NYC Developers Need to Anticipate Possible Hazardous Waste Fees

Large swaths of New York City contain fill material that may contain constituents such as heavy metals. Other soils may contain VOCs, petroleum and lead paint from demolished buildings. As a result, brownfield projects in New York City can generate large quantities of excavated soil that may have to be managed as hazardous waste. Having to dispose soils and building debris as hazardous waste not only significantly increases disposal costs but can also trigger two types of state hazardous waste tax assessments or fees that can significantly add to the total project costs. Indeed, depending on the size of the site or the depth of the excavation, the hazardous waste taxes could approach or even exceed the total remediation costs.

The first type of fee is the New York State Hazardous Waste Program Fee (Program Fee). Under ECL Article 72, persons that generate 15 tons or more of hazardous waste in a calendar year must pay an annual fee to the New York State Department of Environmental Conservation (NYSDEC) that is based on the quantity of hazardous waste generated. ECL §72-0402. The fee rate is $130 per ton of hazardous waste generated but is capped at $800,000 for persons who generate 10,000 tons or more tons of hazardous waste in a year.

The second tax is known as the New York State Special Assessments on Hazardous Waste Generated (Special Assessment). While the Special Assessment is also based on the quantity of hazardous waste generated, the fee varies depending on how the waste is managed. For hazardous waste that is removed from the site of generation (e.g., development site) and disposed in a landfill, the Special Assessment is $27/ ton but is $16/ton when the hazardous waste is treated or disposed at a disposal facility that is not a landfill or incinerator. When the hazardous waste is removed from the site and incinerated at an off-site facility, the tax is calculated at $9/ton but drops to $2/ton when the hazardous waste is incinerated on site. The Special Assessment must be paid on a quarterly basis to  the New York State Department of Taxation and Finance.

ECL §72-0402 established a number of statutory exceptions to the Program Fee. A developer will not trigger the Program Fees liability if the hazardous waste is generated pursuant to an agreement or order with the NYSDEC under the state superfund program (ECL §27-1301 et seq.), the state brownfield program (ECL §27-1401 et seq), the state New York Navigation Law, the Environmental Restoration Program (ECL § 56-0503), and a state RCRA permit or corrective action order (ECL § 27-0901) or otherwise with the approval or the NYSDEC or in compliance with the NYSDEC regulations. The Special Assessment is not triggered for cleanups performed under the state superfund law (SSF), state brownfield cleanup program (BCP) or the Environmental Restoration Program (ERP).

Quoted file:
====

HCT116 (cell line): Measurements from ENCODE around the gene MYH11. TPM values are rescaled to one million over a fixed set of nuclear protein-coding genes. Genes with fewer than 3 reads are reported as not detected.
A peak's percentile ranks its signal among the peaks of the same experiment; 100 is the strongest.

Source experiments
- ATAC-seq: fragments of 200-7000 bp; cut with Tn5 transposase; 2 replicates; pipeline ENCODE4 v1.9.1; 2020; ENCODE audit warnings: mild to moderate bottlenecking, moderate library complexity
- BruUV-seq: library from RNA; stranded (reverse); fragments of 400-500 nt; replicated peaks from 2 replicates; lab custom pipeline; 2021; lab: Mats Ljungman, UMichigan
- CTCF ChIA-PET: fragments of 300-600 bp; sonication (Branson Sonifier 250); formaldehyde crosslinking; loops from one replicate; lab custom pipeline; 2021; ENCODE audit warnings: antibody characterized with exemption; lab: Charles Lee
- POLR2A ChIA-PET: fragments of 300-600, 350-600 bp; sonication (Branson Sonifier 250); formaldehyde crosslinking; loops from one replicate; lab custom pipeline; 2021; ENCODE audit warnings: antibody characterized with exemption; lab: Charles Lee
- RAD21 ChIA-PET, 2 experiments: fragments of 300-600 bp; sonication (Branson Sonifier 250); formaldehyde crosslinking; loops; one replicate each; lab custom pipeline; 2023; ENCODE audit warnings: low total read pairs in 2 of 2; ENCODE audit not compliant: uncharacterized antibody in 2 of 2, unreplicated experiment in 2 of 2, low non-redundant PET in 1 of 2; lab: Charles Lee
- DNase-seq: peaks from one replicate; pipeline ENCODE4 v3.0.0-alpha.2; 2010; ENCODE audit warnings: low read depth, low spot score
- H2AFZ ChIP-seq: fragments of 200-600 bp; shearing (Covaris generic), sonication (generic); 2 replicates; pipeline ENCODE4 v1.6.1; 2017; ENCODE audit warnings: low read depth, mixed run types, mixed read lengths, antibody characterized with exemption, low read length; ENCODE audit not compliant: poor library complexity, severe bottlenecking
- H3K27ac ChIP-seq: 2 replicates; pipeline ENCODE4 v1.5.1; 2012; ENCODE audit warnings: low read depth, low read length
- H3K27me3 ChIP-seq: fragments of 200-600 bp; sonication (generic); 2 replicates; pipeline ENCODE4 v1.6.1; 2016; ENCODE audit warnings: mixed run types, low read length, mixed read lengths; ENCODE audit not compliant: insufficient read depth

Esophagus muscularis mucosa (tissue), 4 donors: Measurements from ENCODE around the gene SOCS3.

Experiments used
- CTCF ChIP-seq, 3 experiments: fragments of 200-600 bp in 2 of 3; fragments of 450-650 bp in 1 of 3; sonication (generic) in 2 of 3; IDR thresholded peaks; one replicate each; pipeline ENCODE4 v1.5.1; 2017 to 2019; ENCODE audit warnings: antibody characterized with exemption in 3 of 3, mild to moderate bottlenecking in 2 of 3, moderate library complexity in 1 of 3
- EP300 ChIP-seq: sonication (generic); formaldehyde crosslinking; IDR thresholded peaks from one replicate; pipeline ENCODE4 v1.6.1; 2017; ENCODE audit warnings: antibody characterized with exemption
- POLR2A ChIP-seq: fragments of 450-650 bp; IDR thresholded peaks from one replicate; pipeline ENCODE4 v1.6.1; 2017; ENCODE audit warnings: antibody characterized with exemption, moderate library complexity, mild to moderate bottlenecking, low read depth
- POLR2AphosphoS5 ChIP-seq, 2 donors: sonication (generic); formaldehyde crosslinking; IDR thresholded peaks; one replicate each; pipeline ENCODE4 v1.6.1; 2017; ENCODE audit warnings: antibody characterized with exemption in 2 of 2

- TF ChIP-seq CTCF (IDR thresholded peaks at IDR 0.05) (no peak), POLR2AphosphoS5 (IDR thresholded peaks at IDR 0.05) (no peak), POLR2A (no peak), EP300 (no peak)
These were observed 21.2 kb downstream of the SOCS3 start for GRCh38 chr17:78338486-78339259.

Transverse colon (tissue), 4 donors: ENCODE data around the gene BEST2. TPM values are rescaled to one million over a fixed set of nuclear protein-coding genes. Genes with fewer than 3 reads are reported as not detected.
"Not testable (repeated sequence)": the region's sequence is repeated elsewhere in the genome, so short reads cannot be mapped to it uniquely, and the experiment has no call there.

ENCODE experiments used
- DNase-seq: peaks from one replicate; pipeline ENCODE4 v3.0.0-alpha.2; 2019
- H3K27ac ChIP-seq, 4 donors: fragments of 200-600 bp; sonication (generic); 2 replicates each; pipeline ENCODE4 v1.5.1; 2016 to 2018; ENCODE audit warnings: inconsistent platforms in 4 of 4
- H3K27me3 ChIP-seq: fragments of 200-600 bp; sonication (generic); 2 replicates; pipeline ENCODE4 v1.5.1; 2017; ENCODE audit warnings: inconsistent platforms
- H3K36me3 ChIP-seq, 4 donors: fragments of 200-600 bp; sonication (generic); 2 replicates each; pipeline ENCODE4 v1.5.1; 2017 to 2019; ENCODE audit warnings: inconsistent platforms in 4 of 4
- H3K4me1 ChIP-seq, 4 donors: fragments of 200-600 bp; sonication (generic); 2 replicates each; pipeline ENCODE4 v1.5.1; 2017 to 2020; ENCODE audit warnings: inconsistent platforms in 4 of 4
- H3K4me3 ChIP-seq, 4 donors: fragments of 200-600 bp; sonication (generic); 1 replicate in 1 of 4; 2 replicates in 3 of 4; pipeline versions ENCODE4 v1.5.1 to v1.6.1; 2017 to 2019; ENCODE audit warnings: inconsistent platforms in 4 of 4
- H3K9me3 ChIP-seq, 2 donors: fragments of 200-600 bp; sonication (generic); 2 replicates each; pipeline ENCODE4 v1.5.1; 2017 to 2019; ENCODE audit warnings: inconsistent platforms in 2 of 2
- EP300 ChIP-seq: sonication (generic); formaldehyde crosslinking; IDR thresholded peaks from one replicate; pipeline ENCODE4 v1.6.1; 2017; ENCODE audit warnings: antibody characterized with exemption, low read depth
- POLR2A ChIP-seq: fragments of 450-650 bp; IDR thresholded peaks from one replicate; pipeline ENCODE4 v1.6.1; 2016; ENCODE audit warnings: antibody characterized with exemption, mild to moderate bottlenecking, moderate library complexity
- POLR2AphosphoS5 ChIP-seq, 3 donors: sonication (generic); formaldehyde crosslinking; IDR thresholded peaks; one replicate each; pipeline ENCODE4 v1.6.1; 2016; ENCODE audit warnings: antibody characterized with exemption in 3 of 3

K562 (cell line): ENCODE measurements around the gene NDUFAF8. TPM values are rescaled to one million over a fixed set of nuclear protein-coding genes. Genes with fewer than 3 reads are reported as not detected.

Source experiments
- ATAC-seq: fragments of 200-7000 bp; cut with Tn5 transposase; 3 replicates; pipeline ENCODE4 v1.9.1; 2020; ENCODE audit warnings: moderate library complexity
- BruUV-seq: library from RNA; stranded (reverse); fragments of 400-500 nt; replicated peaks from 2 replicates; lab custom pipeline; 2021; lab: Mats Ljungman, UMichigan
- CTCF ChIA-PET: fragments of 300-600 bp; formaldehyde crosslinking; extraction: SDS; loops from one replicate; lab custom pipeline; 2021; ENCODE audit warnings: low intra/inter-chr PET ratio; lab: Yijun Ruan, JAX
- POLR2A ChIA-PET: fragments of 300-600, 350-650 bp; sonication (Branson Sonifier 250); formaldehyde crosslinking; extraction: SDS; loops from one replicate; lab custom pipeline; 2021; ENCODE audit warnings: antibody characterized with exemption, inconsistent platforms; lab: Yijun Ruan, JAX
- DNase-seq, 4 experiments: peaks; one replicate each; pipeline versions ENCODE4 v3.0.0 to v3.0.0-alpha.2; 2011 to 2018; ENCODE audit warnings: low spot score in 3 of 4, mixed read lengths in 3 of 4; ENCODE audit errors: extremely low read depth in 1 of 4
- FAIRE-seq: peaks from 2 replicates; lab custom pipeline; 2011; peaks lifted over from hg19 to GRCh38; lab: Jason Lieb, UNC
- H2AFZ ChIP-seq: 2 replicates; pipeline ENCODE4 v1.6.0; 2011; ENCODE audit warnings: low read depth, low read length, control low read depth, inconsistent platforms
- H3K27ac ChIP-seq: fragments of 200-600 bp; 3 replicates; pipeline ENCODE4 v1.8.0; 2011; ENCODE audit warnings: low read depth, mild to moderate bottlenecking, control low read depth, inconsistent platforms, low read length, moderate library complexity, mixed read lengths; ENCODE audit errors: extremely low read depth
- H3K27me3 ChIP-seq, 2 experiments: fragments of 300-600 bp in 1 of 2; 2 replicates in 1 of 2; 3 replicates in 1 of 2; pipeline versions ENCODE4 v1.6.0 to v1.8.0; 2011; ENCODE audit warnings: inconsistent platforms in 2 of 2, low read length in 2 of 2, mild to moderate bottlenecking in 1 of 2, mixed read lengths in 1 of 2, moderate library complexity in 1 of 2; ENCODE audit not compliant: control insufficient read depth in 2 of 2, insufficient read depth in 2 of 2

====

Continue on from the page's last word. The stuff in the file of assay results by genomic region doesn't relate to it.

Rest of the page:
Unfortunately, cleanups performed under the New York City Voluntary Cleanup Program or that are performed in accordance with a remediation plan approved by the New York City Department of Environmental Protection (NYCDEP) to satisfy mitigation requirements under the City Environmental Quality Review (CEQR) Act do not at this time qualify for the statutory exemption. The New York City Office of Environmental Remediation (OER) is seeking a legislative fix so that OER-supervised cleanups will be eligible for a statutory exemption.

Until Article 72 is amended or an administrative solution is achieved, developers working with OER or NYCDEP oversight should perform hazardous waste determinations as part of a phase 2 or remedial investigations. If it appears that the proposed activity will generate significant quantities of hazardous wastes, the developer should consider applying to the state Brownfield Cleanup Program (BCP). If the site is not eligible for the BCP because, for example, the only contamination at the site is due to the presence of fill material or groundwater has been impacted by an off-source source, the developer should consult with counsel to determine if it can or should try to enter into an order with NYSDEC to qualify for one of the statutorily provided exemptions. It is important for developers to plan before they commence earth-moving activities so they can avoid or minimize unanticipated significant Program Fees or Special Assessments.